|name="G36"||This is the name of your weapon, and does not have any gameplay effect, other than maybe you would want to name your gun 'The Pew pew gun' for pure entertainment, or for identification.|
|class="0"||Dictates if the weapon is fully automatic (0), semi automatic/burst-fire (4), bolt-action (2), or other/misc deployable (5). note if class four burst_shots="#" determines how many shots are fired per burst|
|projectile_speed="100.0"||This controls the speed your bullet travels at. 100 is very likely the standard.|
|barrel_offset="0.4"||define the distance away from the end of the barrel that the bullet begins to exist when fired. Weapons have different length, thus having different offset values.|
|animation key||the animation keys are referencing the soldier_animations.xml which holds all animations for the soldiers these basically tell what animations are being used, and if you have the know how/experience allows you to make custom ones.|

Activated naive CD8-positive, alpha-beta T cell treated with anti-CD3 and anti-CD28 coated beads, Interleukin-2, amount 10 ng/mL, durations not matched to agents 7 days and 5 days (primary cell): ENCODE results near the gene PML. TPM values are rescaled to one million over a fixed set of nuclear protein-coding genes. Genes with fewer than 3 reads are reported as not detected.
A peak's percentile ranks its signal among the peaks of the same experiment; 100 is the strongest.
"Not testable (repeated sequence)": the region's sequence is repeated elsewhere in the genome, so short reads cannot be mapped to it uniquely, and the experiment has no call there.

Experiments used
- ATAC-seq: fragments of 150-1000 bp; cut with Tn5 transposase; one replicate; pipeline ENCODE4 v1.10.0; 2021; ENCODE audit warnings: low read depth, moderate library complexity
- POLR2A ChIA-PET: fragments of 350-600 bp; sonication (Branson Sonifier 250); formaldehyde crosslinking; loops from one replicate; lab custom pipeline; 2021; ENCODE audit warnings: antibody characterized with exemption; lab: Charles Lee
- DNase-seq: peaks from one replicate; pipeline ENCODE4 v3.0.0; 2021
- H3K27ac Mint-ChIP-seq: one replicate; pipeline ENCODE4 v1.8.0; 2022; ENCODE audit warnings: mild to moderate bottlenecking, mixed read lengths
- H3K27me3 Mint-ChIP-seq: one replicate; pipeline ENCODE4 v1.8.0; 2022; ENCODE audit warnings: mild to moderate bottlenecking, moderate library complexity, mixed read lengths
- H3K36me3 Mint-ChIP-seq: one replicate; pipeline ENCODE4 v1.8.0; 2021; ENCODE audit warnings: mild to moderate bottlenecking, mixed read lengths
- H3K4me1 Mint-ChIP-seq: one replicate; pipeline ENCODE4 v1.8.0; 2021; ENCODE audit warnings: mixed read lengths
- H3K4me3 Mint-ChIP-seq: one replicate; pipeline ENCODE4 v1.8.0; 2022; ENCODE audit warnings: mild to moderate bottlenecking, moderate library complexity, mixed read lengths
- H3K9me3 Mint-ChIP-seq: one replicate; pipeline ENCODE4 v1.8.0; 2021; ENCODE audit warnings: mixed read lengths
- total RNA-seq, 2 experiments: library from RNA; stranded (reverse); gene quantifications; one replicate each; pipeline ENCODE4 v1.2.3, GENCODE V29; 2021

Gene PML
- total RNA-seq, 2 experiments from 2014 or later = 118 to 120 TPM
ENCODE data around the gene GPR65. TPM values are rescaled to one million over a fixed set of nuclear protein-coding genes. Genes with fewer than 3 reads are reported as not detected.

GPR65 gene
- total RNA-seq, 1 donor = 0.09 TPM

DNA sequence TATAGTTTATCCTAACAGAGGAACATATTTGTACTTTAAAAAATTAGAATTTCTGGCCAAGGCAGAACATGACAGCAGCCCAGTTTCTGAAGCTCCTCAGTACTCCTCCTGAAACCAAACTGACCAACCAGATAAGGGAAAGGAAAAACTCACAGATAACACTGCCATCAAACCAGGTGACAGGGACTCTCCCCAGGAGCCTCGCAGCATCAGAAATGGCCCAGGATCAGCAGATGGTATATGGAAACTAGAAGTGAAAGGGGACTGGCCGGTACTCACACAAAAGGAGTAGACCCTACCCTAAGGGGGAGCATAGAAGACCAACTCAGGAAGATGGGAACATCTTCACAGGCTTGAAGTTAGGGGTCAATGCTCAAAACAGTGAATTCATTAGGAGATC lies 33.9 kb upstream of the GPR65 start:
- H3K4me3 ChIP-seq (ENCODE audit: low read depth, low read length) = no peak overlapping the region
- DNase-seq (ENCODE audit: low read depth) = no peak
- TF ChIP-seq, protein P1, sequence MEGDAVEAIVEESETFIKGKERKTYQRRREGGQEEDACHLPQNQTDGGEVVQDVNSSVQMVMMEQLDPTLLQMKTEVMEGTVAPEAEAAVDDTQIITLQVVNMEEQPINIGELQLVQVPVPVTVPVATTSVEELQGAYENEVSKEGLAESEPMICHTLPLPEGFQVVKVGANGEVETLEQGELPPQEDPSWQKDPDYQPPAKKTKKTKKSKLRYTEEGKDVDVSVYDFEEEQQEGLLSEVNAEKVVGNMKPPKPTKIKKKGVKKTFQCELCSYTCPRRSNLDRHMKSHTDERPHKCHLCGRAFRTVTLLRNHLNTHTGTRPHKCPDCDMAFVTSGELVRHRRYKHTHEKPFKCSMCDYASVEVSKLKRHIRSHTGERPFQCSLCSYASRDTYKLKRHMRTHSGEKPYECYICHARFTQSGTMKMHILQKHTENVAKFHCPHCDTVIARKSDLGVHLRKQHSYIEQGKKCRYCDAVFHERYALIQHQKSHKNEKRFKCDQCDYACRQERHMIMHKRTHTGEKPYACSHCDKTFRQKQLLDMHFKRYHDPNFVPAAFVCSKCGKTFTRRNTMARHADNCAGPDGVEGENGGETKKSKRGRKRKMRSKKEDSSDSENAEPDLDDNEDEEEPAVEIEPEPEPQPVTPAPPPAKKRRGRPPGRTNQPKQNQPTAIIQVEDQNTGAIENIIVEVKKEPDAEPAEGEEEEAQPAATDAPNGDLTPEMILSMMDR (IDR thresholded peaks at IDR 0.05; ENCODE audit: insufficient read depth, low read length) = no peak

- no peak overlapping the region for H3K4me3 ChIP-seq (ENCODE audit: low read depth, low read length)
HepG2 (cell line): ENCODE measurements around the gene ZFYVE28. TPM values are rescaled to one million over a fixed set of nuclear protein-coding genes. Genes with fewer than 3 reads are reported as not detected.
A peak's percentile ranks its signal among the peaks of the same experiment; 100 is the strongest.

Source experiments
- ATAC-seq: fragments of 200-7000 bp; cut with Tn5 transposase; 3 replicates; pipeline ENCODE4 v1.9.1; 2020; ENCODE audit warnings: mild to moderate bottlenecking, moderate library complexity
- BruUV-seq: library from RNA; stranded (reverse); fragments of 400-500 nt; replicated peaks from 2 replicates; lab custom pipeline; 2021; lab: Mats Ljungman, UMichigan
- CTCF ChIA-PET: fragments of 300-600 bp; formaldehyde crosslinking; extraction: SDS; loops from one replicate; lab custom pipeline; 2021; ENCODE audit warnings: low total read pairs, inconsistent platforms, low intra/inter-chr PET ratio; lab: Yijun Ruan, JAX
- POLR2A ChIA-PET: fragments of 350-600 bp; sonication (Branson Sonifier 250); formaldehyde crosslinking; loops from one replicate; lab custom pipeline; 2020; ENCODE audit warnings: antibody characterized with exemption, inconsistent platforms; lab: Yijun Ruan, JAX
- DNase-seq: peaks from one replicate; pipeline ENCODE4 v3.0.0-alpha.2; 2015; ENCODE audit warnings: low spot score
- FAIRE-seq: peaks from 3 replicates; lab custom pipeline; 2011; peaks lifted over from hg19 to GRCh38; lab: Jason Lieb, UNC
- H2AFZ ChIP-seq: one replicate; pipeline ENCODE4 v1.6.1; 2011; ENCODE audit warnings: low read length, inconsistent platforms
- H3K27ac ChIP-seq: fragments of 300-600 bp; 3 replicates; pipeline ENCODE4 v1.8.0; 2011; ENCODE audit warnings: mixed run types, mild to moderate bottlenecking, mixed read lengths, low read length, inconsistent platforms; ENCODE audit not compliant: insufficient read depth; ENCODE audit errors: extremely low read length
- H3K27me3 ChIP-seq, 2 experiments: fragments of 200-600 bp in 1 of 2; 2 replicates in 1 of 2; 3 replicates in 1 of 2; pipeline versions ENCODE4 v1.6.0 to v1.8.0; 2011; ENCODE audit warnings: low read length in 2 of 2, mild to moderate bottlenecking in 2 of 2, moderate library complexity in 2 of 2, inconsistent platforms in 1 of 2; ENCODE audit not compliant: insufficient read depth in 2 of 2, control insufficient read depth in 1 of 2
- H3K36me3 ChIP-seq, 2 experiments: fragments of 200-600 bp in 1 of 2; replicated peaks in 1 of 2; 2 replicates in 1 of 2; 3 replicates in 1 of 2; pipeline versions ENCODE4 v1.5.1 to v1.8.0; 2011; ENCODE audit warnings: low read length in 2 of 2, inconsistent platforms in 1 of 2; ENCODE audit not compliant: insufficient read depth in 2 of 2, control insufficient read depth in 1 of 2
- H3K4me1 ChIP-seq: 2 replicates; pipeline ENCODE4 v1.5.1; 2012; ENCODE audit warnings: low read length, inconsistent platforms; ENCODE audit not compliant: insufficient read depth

|sound key="fire" fileref="g36_shot.wav"||"Sound key" refers to different actions that the weapon takes, namely "fire", "magazine out/in", and "cycle" if you got custom audio files for your weapon, you will need to edit these entries.|
|pitch_variety="0.06" volume="0.8"||Shot sound volume adjustment. The pitch variety adds a random pitch withing the value to give the shot sounds a bit of randomness.|
|model filename="assault_rifle2.xml"||This section determines what model the weapon will use, and determines how it appears IN-GAME.|
|hud_icon filename="hud_g36.png"||This section determines is what model the weapon will use for its HUD icon.|
|commonness value="0.2"||This multiplied by 100 is the percentage of the likelihood of an AI soldier to spawn with this weapon.|
|inventory encumbrance="11.0"||This designates weight; multiply by 10 for % weight (e.g. all basic ARs weigh 11.0 = 110%). Remember that for extra-light things, you can set this to a decimal number, like 0.2 for 2% weight.|
|price="2.0"||This designates price, in RP. Note that this is unlike XP value, every ONE unit of RP will equal ONE unit of actual RP in-game. It is not recommended to set this to something like 1.5|